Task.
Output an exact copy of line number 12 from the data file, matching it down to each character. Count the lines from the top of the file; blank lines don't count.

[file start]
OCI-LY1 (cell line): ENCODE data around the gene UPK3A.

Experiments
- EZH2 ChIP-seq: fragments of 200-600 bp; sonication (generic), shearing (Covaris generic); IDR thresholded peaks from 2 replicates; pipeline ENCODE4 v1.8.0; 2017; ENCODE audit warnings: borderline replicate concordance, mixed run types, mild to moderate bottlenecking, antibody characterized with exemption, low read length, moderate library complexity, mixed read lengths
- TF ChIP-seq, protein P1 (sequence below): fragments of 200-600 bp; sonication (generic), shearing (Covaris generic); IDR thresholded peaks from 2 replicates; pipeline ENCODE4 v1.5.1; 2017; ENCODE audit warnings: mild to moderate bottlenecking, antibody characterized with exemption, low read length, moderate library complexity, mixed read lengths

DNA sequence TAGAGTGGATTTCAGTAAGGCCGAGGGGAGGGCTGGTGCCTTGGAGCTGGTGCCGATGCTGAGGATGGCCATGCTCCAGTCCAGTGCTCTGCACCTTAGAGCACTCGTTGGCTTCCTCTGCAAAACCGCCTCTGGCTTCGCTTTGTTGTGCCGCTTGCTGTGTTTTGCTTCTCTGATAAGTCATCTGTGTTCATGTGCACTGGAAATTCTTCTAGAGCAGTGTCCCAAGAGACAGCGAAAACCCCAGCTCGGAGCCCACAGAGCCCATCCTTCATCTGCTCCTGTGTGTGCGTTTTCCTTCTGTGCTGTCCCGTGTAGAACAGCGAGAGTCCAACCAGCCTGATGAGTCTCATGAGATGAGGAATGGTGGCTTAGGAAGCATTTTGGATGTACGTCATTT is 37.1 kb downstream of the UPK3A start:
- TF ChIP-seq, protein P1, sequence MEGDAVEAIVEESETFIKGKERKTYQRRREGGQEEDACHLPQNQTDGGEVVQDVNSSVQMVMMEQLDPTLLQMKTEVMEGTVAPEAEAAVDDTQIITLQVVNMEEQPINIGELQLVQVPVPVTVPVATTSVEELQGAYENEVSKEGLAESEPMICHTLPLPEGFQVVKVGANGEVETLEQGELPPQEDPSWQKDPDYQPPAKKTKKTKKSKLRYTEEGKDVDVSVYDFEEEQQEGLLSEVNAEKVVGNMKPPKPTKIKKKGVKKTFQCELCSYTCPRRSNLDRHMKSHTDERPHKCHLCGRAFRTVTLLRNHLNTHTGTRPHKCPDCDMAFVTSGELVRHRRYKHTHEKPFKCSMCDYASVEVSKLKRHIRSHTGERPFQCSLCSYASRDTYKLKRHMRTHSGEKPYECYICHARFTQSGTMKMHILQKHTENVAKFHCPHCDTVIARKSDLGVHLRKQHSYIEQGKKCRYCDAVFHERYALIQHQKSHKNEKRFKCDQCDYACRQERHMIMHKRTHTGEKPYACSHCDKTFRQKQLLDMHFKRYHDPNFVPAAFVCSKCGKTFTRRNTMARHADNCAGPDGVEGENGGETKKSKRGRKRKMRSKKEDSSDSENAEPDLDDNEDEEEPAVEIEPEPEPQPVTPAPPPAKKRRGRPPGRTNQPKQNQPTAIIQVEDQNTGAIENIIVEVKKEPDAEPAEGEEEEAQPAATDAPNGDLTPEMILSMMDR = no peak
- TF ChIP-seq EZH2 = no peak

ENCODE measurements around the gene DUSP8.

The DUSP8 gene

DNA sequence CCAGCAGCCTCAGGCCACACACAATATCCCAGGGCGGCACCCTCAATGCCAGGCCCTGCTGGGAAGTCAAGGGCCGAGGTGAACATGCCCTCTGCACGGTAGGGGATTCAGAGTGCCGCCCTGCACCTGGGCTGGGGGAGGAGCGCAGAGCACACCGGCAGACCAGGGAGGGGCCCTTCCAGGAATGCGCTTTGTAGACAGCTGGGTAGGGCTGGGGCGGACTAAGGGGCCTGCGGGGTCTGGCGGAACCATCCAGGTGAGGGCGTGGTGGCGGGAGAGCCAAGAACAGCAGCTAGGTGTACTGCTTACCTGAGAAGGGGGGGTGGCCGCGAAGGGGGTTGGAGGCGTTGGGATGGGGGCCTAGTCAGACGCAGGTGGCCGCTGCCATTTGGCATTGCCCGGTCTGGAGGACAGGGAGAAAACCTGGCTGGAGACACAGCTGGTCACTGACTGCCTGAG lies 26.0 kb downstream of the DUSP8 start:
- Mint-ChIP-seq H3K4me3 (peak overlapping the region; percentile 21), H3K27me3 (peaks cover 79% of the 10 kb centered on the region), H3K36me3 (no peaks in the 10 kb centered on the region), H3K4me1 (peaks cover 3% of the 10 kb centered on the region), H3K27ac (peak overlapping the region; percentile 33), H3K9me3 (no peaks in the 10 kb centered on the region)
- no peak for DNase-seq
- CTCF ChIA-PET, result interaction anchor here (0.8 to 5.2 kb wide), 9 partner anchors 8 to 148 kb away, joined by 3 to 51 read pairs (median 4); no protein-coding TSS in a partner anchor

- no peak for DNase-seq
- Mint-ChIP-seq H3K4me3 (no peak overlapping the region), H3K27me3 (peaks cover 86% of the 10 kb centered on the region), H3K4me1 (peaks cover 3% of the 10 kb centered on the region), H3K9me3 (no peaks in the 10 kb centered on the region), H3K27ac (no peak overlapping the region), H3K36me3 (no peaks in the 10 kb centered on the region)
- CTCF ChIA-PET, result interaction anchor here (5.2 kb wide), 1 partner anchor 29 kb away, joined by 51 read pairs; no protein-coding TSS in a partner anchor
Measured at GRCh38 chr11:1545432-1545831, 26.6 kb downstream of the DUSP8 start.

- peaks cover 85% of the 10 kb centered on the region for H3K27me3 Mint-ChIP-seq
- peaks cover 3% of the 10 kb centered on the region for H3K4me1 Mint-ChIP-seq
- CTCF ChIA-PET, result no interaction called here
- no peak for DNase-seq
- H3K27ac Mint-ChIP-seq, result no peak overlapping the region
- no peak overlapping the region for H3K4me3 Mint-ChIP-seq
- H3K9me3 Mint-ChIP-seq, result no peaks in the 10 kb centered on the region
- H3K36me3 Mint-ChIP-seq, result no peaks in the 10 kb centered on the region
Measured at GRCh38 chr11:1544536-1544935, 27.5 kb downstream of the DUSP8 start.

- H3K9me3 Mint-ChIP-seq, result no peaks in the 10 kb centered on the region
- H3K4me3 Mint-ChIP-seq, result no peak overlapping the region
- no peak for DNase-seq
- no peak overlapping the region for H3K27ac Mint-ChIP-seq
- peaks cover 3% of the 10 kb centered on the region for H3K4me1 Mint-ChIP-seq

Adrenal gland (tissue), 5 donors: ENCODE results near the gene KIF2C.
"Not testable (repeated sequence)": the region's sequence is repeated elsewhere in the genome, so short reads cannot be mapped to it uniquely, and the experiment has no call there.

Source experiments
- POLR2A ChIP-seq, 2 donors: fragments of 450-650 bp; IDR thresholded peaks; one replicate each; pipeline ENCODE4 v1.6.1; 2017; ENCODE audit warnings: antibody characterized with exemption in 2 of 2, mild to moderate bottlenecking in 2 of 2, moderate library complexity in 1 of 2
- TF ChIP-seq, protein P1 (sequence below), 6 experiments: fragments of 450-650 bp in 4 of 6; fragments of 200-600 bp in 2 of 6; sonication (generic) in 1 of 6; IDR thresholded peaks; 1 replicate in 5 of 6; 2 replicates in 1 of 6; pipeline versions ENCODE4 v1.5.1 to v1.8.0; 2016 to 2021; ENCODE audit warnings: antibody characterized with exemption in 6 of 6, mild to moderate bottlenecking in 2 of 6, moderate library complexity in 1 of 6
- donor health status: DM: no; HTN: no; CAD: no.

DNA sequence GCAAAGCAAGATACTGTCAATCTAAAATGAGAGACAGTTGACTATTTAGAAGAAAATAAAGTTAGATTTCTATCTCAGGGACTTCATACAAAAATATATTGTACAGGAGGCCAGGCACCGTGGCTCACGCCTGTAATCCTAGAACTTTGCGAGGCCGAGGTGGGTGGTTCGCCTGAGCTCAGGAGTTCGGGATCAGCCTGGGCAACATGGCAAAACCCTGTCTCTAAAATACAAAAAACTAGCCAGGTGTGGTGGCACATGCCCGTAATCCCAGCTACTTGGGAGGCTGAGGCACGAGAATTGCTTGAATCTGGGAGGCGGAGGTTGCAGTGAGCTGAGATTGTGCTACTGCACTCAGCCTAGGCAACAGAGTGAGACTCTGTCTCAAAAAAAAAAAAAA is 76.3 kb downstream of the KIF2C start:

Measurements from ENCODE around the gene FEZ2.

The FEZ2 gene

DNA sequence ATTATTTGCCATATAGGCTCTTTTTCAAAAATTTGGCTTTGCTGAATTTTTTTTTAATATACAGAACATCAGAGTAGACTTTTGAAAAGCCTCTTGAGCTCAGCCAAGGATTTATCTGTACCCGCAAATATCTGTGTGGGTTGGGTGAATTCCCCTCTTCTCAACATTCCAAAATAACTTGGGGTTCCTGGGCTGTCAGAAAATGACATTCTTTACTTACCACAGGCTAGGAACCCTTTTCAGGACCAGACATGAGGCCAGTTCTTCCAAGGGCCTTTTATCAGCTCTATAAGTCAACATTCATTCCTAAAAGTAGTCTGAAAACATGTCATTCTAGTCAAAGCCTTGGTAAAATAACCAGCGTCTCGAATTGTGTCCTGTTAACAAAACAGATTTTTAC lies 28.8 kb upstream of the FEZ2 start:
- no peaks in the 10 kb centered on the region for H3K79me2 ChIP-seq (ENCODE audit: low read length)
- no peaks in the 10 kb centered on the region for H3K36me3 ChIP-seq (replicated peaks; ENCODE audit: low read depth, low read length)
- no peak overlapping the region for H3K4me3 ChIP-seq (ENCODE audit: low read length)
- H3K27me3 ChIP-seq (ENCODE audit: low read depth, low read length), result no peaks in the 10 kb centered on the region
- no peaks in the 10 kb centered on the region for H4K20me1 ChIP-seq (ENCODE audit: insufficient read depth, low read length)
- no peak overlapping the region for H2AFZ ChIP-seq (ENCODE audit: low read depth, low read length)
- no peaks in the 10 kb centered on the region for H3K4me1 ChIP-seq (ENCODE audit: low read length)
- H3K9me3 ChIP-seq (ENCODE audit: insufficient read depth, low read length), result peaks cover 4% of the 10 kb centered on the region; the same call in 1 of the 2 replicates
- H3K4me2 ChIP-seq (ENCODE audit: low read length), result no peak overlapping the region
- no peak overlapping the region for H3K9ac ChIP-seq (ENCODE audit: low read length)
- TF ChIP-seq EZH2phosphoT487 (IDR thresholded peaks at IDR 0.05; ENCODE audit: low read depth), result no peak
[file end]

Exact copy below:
- no peak for DNase-seq